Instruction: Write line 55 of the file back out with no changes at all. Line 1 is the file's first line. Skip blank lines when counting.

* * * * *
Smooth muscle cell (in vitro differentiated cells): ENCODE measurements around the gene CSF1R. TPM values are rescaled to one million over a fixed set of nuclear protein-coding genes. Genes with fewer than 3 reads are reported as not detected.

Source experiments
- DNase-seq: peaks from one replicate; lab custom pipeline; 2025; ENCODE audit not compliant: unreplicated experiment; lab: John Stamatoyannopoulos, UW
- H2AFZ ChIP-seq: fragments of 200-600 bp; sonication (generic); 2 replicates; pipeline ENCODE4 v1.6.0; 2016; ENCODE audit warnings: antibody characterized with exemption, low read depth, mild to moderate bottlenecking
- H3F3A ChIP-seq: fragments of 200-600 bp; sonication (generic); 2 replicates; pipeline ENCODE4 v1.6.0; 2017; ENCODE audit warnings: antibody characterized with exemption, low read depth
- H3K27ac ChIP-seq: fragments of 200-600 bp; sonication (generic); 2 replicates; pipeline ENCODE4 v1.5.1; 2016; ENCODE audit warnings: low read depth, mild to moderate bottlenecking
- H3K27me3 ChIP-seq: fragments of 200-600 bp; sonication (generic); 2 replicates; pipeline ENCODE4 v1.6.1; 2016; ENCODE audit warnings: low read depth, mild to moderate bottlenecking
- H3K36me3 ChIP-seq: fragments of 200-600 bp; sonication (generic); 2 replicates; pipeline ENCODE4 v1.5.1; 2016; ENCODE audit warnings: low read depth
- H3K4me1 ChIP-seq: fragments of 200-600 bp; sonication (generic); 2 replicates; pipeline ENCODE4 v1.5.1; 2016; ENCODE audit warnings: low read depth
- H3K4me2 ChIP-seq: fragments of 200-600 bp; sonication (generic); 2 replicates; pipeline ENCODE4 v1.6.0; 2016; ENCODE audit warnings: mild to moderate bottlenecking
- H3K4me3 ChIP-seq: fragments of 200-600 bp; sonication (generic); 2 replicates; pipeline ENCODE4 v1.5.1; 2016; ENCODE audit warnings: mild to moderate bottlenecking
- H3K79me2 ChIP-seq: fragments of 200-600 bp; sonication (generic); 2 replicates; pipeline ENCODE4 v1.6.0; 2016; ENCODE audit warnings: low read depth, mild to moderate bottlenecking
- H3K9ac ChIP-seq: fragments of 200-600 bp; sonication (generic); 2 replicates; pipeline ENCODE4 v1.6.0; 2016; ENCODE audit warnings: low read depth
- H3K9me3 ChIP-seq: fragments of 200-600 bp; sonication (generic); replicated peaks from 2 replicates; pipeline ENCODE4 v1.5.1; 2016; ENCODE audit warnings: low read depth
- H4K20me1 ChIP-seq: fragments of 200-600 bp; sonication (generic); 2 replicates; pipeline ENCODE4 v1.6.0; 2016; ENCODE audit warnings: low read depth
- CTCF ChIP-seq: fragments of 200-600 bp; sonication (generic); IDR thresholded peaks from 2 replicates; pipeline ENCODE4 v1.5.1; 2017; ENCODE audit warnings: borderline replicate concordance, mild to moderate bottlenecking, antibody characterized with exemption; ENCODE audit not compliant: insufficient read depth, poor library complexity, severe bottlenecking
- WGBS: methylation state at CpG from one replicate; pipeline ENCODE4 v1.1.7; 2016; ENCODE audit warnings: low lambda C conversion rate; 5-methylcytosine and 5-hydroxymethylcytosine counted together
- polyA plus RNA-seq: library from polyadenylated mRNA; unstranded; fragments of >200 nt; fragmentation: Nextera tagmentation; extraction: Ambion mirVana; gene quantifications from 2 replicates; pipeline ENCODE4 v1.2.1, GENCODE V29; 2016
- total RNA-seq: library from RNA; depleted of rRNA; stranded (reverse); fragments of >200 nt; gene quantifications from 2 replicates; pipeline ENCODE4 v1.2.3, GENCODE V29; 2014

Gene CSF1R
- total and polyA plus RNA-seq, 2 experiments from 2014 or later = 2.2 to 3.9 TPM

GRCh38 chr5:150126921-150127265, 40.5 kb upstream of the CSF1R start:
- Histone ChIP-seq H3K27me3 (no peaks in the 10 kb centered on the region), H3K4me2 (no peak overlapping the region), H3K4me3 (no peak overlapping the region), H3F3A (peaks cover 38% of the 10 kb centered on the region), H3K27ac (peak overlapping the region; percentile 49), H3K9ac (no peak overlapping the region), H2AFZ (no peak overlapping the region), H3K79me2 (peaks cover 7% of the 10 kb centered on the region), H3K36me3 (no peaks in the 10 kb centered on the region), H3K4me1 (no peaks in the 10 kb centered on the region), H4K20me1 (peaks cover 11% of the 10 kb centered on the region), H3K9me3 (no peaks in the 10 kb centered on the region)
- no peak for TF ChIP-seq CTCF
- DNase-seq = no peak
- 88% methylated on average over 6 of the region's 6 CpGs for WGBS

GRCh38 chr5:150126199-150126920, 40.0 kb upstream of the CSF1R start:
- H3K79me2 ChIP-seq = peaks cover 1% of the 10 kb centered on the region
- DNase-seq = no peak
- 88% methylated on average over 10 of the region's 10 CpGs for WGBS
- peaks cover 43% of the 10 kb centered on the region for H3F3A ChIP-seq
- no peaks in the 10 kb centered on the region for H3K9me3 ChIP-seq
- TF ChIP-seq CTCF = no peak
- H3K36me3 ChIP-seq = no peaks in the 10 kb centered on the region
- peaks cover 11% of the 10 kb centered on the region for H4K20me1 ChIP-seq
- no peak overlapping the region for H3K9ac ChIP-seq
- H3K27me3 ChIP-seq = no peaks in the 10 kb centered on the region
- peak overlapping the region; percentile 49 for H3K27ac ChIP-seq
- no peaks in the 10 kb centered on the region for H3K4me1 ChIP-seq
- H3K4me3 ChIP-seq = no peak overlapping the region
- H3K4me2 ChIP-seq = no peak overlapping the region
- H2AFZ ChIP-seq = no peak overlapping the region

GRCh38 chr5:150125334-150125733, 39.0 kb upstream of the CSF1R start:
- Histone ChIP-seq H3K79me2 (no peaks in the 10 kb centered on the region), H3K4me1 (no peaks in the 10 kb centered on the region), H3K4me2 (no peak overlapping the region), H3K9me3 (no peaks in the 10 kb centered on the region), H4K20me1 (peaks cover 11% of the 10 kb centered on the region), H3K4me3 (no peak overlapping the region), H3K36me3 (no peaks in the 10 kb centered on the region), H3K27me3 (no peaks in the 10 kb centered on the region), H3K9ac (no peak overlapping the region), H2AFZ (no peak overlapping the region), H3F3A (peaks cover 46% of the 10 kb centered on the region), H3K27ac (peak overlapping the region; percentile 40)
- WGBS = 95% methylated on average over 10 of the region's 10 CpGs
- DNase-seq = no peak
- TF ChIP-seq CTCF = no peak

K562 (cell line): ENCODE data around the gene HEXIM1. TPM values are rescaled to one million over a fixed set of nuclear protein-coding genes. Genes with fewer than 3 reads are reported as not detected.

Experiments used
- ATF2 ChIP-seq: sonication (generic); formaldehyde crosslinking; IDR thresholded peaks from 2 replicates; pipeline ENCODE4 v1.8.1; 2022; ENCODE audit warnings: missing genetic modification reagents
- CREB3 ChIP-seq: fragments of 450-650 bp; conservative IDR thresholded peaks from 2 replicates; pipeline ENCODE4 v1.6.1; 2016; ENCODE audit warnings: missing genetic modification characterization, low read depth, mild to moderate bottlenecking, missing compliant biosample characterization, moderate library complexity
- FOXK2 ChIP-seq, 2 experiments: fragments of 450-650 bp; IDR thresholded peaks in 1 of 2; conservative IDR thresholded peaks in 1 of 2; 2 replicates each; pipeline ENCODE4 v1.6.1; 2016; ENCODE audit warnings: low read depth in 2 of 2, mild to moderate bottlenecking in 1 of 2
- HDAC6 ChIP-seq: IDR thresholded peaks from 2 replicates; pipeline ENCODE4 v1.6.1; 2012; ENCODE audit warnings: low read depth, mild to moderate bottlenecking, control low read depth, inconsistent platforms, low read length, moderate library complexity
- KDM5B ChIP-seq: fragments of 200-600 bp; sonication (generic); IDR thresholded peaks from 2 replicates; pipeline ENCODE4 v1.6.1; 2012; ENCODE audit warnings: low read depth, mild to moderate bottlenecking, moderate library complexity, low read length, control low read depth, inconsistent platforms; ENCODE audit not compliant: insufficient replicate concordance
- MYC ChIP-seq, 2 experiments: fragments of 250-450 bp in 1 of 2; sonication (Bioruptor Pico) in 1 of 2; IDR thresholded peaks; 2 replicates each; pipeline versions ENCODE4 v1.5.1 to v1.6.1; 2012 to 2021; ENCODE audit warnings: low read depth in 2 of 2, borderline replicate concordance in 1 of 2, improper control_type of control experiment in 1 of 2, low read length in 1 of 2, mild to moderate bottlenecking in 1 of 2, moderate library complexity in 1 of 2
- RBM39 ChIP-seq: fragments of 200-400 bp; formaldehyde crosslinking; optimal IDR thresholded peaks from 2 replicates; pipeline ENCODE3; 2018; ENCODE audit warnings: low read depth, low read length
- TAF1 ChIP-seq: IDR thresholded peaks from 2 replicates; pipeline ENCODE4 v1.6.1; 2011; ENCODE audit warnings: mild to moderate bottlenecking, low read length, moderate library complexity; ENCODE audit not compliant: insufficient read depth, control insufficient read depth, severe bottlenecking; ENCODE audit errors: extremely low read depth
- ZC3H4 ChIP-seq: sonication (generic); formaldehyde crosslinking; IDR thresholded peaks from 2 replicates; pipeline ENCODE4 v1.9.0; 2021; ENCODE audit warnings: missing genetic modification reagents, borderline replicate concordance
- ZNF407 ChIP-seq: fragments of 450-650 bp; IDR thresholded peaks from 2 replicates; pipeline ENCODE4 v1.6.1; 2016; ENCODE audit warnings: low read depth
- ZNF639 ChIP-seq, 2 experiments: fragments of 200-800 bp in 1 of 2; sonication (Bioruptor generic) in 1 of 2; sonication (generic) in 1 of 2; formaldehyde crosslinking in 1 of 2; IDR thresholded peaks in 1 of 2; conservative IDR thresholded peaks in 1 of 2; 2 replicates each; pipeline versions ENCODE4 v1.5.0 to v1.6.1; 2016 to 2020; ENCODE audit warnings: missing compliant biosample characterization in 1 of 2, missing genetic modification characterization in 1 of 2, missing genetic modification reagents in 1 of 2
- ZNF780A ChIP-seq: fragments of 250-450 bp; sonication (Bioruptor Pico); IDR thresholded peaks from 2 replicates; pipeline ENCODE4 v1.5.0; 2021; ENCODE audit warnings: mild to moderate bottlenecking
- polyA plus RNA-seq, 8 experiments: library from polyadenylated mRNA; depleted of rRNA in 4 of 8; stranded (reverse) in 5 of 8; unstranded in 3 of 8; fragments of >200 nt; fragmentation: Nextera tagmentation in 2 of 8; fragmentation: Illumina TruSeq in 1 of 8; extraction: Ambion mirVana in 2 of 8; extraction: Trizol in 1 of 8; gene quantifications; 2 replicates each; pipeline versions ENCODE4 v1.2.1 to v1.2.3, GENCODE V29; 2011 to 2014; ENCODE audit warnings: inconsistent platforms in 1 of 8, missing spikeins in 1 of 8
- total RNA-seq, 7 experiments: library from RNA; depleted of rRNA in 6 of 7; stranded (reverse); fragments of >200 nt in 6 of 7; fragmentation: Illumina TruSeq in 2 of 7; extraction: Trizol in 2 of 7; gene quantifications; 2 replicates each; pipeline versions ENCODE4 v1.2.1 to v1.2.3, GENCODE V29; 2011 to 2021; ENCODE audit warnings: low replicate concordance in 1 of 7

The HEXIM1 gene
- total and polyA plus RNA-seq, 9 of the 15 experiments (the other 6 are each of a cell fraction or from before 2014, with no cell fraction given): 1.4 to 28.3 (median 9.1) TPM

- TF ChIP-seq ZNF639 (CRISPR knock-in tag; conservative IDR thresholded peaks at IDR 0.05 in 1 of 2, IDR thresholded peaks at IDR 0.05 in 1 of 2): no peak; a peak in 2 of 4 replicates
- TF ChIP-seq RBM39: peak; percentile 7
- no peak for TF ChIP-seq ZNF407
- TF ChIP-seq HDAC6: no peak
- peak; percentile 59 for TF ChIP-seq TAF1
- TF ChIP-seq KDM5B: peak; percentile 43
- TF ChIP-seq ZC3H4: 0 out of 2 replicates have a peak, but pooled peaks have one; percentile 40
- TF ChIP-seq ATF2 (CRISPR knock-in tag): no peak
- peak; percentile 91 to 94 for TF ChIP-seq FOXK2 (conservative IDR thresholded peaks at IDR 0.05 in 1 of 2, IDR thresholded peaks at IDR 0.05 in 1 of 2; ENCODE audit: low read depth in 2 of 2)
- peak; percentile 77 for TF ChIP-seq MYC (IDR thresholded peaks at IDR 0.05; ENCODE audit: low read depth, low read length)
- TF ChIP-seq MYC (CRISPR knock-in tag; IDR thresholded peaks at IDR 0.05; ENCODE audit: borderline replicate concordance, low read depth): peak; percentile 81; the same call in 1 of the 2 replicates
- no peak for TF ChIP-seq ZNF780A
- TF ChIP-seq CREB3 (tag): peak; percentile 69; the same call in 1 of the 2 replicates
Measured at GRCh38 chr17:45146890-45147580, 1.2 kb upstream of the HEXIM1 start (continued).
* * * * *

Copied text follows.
- MYC ChIP-seq, 2 experiments: fragments of 250-450 bp in 1 of 2; sonication (Bioruptor Pico) in 1 of 2; IDR thresholded peaks; 2 replicates each; pipeline versions ENCODE4 v1.5.1 to v1.6.1; 2012 to 2021; ENCODE audit warnings: low read depth in 2 of 2, borderline replicate concordance in 1 of 2, improper control_type of control experiment in 1 of 2, low read length in 1 of 2, mild to moderate bottlenecking in 1 of 2, moderate library complexity in 1 of 2